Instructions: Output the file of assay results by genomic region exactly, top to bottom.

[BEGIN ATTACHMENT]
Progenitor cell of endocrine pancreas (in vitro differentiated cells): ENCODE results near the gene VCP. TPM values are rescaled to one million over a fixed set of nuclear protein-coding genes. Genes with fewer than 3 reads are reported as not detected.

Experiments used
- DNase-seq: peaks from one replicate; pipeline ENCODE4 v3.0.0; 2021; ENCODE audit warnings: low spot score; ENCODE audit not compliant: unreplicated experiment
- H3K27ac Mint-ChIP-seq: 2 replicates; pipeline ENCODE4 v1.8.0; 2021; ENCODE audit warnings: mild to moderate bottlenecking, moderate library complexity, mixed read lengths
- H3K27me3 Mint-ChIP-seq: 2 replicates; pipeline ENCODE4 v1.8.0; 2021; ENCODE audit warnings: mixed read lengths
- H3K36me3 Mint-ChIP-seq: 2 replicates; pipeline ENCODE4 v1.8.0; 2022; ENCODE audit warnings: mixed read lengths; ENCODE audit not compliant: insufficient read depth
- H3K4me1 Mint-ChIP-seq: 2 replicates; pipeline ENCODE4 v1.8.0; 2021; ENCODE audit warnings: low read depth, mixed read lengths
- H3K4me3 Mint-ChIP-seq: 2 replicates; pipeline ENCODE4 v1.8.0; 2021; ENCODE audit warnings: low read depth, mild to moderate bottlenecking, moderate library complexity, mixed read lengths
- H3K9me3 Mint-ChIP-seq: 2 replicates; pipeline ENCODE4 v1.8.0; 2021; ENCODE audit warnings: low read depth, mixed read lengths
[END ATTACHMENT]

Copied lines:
Progenitor cell of endocrine pancreas (in vitro differentiated cells): ENCODE results near the gene VCP. TPM values are rescaled to one million over a fixed set of nuclear protein-coding genes. Genes with fewer than 3 reads are reported as not detected.

Experiments used
- DNase-seq: peaks from one replicate; pipeline ENCODE4 v3.0.0; 2021; ENCODE audit warnings: low spot score; ENCODE audit not compliant: unreplicated experiment
- H3K27ac Mint-ChIP-seq: 2 replicates; pipeline ENCODE4 v1.8.0; 2021; ENCODE audit warnings: mild to moderate bottlenecking, moderate library complexity, mixed read lengths
- H3K27me3 Mint-ChIP-seq: 2 replicates; pipeline ENCODE4 v1.8.0; 2021; ENCODE audit warnings: mixed read lengths
- H3K36me3 Mint-ChIP-seq: 2 replicates; pipeline ENCODE4 v1.8.0; 2022; ENCODE audit warnings: mixed read lengths; ENCODE audit not compliant: insufficient read depth
- H3K4me1 Mint-ChIP-seq: 2 replicates; pipeline ENCODE4 v1.8.0; 2021; ENCODE audit warnings: low read depth, mixed read lengths
- H3K4me3 Mint-ChIP-seq: 2 replicates; pipeline ENCODE4 v1.8.0; 2021; ENCODE audit warnings: low read depth, mild to moderate bottlenecking, moderate library complexity, mixed read lengths
- H3K9me3 Mint-ChIP-seq: 2 replicates; pipeline ENCODE4 v1.8.0; 2021; ENCODE audit warnings: low read depth, mixed read lengths